I had some time over Shabbos to read something I honestly hadn’t looked at for a number of years, Rabbi Yisrael Salanter’s Iggeres HaMussar, most recently translated by Rabbi Zvi Miller. I didn’t get very far before I came across this:
Our Sages, of blessed memory, state (Yoma 9b): “Why was the First Temple destroyed? Because of the follow three sins that occurred there: idol worship, immorality, and murder. Yet, in the period of the Second Temple, they were involved in Torah study, mitzvos, and acts of kindness-so why was it destroyed? As a result of the baseless hatred that was there. Rebbi Yochanan and Rebbi Eliezer both said, ‘Since concerning the First Temple, their trangressions were revealed-their time of redemption was revealed. In the Second Temple, where their sins were not revealed-their time of redemption was not revealed.’”
I must admit, it got me thinking. With the three weeks approaching, where was I holding in terms of my bein adam le chaveiro? I know the answer, I’ve got room for improvement. Today I saw a rusty gear. I connected to it. I know that I need to be moving in a certain direction, but when one slacks off in midos managment, one gets rusty. I quickly thought of Yisrael Salanter’s 13 Midos (strongly influenced by Benjamin Franklin). I thought it might do me some good to write a little about them. My goal is to have all the postings finished by Tisha B’Av. Heads Up: This is not directed at anyone, except myself. Like the intro to Mesillas Yesharim, I’m not writing anything that people don’t know. In fact, one of the amazing things about Rav Yisrael, was that the whole Mussar movement really was just to give emphasis to aspects of Yiddishkeit that had become commonplace for most people. That’s real the gadlus of his 13 Midos. Each one is directed toward the self, yet key for our relationship with others. I’ll start of briefly, with the first one:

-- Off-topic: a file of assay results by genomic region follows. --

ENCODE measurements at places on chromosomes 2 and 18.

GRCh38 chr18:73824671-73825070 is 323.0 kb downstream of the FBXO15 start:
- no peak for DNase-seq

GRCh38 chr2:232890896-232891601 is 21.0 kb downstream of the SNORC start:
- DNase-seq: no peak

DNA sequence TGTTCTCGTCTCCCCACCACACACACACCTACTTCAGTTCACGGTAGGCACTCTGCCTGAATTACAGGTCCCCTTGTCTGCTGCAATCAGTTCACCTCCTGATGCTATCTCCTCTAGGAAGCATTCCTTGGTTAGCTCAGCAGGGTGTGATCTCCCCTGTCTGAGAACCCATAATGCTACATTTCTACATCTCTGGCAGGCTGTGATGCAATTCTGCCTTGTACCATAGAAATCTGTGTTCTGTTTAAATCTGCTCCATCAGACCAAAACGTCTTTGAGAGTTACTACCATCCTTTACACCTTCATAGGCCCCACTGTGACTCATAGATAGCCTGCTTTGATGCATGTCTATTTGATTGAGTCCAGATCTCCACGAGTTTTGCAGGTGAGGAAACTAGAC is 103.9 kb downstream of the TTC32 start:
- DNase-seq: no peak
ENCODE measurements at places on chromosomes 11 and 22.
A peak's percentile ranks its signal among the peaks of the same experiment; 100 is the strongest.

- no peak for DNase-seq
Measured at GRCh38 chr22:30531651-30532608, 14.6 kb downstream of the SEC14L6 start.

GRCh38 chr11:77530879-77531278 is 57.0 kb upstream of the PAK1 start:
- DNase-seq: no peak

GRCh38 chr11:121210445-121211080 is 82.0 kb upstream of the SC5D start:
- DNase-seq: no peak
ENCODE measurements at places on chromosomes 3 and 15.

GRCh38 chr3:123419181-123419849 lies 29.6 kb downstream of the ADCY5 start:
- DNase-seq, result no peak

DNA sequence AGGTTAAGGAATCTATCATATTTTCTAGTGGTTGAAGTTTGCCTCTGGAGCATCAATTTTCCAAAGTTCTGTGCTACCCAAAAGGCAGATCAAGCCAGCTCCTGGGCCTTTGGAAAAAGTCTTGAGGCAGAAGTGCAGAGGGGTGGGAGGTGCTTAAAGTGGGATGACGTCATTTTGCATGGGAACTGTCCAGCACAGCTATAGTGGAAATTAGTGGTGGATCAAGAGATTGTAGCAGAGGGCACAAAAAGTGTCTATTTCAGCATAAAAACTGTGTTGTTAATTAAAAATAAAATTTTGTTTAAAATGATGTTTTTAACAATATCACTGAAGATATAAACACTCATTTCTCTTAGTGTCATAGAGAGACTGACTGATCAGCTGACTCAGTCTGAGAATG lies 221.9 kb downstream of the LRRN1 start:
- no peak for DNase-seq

Truth: Never speak a word unless your heart can testify to its truth
The first thought that comes to mind is how often do I put my heart into what I say? Rav Yisrael doesn’t say “never speak a word unless you can prove what you say”, he says that one’s heart has to be able to testify that what we say is emes. One must be passionate when one talks. I need to be alive when I say something and I need to give over that passion. Obviously the first step is to be truthful to yourself, then to others. Based on this first midah, our heart serves as a witness to what we say and who we say it to.
I know mussar isn’t a favorite topic for most of us, but comments are welcome.